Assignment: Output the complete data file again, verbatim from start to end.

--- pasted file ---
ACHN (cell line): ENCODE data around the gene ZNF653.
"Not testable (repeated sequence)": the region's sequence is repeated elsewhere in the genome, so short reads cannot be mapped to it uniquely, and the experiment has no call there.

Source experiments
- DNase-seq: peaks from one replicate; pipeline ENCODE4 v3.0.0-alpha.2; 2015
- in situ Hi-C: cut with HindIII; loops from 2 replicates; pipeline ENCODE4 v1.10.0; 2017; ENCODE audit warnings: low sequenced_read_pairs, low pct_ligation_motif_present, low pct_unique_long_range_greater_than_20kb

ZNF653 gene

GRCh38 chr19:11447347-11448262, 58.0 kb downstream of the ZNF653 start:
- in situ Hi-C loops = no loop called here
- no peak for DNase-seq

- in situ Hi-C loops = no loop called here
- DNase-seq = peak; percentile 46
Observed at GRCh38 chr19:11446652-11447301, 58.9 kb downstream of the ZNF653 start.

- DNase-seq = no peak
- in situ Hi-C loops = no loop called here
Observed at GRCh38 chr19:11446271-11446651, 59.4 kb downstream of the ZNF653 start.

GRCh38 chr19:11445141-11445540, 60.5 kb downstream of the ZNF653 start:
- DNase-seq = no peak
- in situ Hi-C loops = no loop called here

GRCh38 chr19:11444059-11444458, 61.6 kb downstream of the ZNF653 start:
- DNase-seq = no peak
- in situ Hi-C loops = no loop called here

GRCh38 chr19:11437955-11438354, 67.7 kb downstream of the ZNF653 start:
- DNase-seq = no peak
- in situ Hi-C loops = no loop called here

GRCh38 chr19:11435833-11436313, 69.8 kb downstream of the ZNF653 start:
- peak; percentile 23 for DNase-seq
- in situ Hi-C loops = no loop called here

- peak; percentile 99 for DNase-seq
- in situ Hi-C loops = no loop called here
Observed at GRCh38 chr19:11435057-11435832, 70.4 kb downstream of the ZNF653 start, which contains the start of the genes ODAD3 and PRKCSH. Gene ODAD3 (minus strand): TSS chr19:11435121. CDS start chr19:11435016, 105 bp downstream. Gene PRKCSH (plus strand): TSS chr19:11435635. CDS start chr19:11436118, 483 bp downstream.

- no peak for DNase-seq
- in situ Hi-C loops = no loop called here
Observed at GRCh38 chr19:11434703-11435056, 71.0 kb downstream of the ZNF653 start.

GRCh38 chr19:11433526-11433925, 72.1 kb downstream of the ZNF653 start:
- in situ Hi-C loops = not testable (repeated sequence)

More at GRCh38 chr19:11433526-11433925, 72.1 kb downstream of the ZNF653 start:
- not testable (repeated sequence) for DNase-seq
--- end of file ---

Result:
ACHN (cell line): ENCODE data around the gene ZNF653.
"Not testable (repeated sequence)": the region's sequence is repeated elsewhere in the genome, so short reads cannot be mapped to it uniquely, and the experiment has no call there.

Source experiments
- DNase-seq: peaks from one replicate; pipeline ENCODE4 v3.0.0-alpha.2; 2015
- in situ Hi-C: cut with HindIII; loops from 2 replicates; pipeline ENCODE4 v1.10.0; 2017; ENCODE audit warnings: low sequenced_read_pairs, low pct_ligation_motif_present, low pct_unique_long_range_greater_than_20kb

ZNF653 gene

GRCh38 chr19:11447347-11448262, 58.0 kb downstream of the ZNF653 start:
- in situ Hi-C loops = no loop called here
- no peak for DNase-seq

- in situ Hi-C loops = no loop called here
- DNase-seq = peak; percentile 46
Observed at GRCh38 chr19:11446652-11447301, 58.9 kb downstream of the ZNF653 start.

- DNase-seq = no peak
- in situ Hi-C loops = no loop called here
Observed at GRCh38 chr19:11446271-11446651, 59.4 kb downstream of the ZNF653 start.

GRCh38 chr19:11445141-11445540, 60.5 kb downstream of the ZNF653 start:
- DNase-seq = no peak
- in situ Hi-C loops = no loop called here

GRCh38 chr19:11444059-11444458, 61.6 kb downstream of the ZNF653 start:
- DNase-seq = no peak
- in situ Hi-C loops = no loop called here

GRCh38 chr19:11437955-11438354, 67.7 kb downstream of the ZNF653 start:
- DNase-seq = no peak
- in situ Hi-C loops = no loop called here

GRCh38 chr19:11435833-11436313, 69.8 kb downstream of the ZNF653 start:
- peak; percentile 23 for DNase-seq
- in situ Hi-C loops = no loop called here

- peak; percentile 99 for DNase-seq
- in situ Hi-C loops = no loop called here
Observed at GRCh38 chr19:11435057-11435832, 70.4 kb downstream of the ZNF653 start, which contains the start of the genes ODAD3 and PRKCSH. Gene ODAD3 (minus strand): TSS chr19:11435121. CDS start chr19:11435016, 105 bp downstream. Gene PRKCSH (plus strand): TSS chr19:11435635. CDS start chr19:11436118, 483 bp downstream.

- no peak for DNase-seq
- in situ Hi-C loops = no loop called here
Observed at GRCh38 chr19:11434703-11435056, 71.0 kb downstream of the ZNF653 start.

GRCh38 chr19:11433526-11433925, 72.1 kb downstream of the ZNF653 start:
- in situ Hi-C loops = not testable (repeated sequence)

More at GRCh38 chr19:11433526-11433925, 72.1 kb downstream of the ZNF653 start:
- not testable (repeated sequence) for DNase-seq